Similar effects were found for humanoid robots. A study on an EEG-based BCI for the teleoperation of a humanoid robot found that the correlation between motor intentions (imagining a movement) and the visual feedback of the robot's motions (watching the robot perform the intended movement) induced a sense of body ownership (Alimardani et al., 2015). The illusion of embodiment was only significant when the robot's hands moved in agreement with the operator's intentions. The strength of the illusion correlated with the operator's BCI performance and sense of agency.
Toward Superhuman Morphologies
Participants that simultaneously viewed the experimenter's hands from a 1PP and their own hands from a 3PP (using an HMD) while all hands tapped their index fingers, experienced a four-hand illusion (Chen et al., 2018). Participants also experienced high levels of ownership and agency over a six-digit virtual hand (Hoyet et al., 2016) and a third arm, both in reality (Schaefer et al., 2009) and in augmented reality (Rosa et al., 2019). In addition, Kishore et al. (2016) found that it is possible to concurrently experience full-body ownership over multiple artificial bodies (two different humanoid robots located in two distinct places and a virtual body represented in immersive VR). Together, these findings open the way for superhuman (robot) morphologies such as larger, smaller, stronger, more agile or flexible, more numerous or semi-transparent limbs.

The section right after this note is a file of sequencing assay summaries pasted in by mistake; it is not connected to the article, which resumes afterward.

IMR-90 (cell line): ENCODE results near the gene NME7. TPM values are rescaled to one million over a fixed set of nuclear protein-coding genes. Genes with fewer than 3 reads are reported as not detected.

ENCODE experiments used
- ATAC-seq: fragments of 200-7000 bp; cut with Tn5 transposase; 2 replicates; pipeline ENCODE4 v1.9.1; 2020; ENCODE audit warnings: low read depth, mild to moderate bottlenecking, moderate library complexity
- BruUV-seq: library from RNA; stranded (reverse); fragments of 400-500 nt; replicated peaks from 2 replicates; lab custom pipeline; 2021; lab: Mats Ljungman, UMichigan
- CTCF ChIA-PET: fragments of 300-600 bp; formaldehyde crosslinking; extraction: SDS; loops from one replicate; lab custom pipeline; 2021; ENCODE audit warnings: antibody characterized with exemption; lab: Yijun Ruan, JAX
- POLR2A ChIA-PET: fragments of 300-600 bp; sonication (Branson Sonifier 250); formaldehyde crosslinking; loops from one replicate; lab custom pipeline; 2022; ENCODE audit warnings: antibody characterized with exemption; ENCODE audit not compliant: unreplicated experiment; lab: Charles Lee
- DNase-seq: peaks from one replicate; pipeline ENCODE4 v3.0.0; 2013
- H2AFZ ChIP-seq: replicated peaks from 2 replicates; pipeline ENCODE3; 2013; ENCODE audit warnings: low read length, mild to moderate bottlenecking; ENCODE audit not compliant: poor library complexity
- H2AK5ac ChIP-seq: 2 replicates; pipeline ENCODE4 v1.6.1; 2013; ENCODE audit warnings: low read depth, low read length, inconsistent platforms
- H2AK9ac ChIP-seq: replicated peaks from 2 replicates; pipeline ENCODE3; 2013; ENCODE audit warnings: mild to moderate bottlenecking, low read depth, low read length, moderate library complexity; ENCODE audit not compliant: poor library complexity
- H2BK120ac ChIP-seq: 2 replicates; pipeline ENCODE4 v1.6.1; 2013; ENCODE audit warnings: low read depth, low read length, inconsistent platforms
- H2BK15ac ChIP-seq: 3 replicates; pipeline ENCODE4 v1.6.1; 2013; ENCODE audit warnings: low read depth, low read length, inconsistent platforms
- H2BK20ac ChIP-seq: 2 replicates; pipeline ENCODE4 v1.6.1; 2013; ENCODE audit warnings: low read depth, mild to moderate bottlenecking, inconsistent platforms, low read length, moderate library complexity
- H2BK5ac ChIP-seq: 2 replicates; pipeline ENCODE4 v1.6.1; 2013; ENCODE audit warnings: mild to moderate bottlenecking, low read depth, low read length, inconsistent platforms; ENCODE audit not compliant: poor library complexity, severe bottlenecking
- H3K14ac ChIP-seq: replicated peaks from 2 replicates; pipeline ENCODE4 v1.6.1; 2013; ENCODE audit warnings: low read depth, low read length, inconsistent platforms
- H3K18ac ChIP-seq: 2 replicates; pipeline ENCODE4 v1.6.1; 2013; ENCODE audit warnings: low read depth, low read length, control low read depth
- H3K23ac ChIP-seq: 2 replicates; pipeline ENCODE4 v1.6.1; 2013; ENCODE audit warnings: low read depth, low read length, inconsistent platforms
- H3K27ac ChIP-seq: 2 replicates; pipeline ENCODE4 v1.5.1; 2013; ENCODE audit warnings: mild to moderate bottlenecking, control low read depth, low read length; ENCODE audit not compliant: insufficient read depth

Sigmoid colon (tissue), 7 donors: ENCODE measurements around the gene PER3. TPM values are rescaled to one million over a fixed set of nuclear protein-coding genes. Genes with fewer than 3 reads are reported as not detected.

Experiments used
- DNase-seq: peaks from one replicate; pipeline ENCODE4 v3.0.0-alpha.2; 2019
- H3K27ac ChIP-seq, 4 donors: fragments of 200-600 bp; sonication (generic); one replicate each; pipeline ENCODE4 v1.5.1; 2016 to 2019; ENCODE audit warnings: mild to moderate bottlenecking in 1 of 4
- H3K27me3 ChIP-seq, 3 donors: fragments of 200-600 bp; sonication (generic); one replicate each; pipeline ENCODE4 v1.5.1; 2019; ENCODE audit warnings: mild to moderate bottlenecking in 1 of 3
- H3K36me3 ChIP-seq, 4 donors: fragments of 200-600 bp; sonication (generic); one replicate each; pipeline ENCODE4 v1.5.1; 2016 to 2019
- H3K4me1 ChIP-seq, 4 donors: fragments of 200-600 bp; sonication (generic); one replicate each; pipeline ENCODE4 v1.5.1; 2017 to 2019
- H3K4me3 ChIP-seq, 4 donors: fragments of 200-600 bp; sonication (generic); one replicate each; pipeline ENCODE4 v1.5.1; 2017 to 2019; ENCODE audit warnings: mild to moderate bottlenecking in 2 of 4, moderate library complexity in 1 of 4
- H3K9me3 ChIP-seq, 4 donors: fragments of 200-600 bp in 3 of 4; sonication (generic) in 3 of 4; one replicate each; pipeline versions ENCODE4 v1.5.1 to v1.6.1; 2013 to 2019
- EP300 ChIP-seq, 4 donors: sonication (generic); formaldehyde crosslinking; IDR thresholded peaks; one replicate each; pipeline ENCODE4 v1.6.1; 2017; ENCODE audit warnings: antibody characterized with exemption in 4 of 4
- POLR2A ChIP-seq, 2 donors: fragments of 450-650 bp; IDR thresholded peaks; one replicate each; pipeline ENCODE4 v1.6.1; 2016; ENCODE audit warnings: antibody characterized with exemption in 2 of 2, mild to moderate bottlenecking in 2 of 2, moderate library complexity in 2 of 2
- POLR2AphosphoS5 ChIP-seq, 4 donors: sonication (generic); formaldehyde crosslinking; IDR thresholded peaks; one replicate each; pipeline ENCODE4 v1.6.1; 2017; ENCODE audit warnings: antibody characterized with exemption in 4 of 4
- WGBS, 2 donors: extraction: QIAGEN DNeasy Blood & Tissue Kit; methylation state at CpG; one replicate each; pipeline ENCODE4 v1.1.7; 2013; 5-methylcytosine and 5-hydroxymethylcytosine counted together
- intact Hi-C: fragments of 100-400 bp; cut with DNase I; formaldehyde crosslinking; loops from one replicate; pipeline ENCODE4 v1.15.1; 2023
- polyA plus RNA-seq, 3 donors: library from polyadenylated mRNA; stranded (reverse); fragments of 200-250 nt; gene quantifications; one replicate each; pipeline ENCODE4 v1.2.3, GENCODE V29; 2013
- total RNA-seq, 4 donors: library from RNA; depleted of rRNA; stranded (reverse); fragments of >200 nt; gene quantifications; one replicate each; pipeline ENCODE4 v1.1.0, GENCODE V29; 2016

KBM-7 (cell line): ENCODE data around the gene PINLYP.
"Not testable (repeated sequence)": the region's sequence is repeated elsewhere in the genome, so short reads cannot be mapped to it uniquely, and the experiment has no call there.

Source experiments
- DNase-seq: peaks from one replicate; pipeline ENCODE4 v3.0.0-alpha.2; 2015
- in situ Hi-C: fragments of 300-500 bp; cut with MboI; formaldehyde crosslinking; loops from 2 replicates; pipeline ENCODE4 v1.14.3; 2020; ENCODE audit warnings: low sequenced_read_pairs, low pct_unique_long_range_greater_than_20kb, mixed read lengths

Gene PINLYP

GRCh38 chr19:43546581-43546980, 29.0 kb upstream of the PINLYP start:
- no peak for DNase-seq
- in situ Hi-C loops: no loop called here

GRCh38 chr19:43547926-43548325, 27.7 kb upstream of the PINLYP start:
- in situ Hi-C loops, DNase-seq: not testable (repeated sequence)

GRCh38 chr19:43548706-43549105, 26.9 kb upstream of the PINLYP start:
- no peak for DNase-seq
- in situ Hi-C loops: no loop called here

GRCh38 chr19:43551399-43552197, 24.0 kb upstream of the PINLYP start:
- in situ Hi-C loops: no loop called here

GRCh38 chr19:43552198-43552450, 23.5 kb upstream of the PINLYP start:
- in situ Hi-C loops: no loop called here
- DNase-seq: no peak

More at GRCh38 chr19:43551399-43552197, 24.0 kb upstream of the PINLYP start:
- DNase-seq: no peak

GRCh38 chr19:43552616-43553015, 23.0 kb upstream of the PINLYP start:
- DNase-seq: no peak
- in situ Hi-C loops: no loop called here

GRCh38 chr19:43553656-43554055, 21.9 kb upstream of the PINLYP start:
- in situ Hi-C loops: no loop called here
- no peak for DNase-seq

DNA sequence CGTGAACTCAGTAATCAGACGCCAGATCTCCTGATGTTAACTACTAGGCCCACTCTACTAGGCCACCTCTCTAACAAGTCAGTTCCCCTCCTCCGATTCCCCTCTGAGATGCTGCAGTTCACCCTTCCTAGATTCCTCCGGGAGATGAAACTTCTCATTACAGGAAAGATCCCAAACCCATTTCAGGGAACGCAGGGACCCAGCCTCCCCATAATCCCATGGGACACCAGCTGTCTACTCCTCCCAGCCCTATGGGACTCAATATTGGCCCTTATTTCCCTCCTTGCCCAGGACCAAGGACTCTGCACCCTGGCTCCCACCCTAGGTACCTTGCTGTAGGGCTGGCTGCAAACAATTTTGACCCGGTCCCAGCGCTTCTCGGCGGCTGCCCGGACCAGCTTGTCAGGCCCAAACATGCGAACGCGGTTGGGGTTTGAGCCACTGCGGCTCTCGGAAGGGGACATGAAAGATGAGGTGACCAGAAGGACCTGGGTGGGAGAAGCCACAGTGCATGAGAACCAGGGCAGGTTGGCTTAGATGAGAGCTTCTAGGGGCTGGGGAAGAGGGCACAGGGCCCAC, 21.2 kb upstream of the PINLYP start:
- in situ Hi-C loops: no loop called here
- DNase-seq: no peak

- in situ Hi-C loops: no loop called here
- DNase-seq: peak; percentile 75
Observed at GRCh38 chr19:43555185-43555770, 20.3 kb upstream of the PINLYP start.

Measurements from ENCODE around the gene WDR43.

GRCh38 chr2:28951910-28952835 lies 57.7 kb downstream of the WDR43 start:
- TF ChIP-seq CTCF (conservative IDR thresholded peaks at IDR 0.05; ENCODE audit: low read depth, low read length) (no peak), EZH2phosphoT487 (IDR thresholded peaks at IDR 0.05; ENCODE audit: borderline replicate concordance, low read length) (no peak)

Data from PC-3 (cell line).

Augmented and Extended Reality (AR, XR)
In Chapter 4, we concluded that there are no differences between (1) direct or mediated sensorimotor interactions and between (2) real and virtual cues. It is likely that this also holds for Augmented Reality (AR; Rosa et al., 2015; Škola and Liarokapis, 2016), which opens up new opportunities in telerobotic applications. For instance, AR techniques can be used to manipulate the appearance and perceived tactile properties of artificial body parts or tools and therewith the strength of the ownership illusion in a similar vein as has been demonstrated with VR, and the combination of VR/AR and robotics affords automated induction of embodiment. For instance through robot arms or servo motors that touch both the real and the fake body parts (Tsakiris et al., 2008; Rohde et al., 2011), or through mechanical vibrators (vibrotactile actuators) attached to the real body (Pabon et al., 2010; Evans and Blanke, 2013; Maselli and Slater, 2013; Huisman et al., 2016). Automated vibrotactile stimulation can be very effective due to the high synchronicity that can be achieved between the automatic tactile stimulation and the displayed audio-visual events (Ariza et al., 2016). For instance, synchronized vibrotactile feedback through a data-glove effectively induced significant ownership for a virtual hand-arm model (Padilla et al., 2010). Slow stroking touch tuned to stimulate the C-tactile afferents can effectively be delivered by a robotic tactile stimulator (Pawling et al., 2017) or a vibrotactile sleeve (van Erp and Toet, 2015). As a result, automated stroking delivered by robotic hands (Rohde et al., 2013) or dedicated stroking devices (Salomon et al., 2013) can effectively induce the RHI.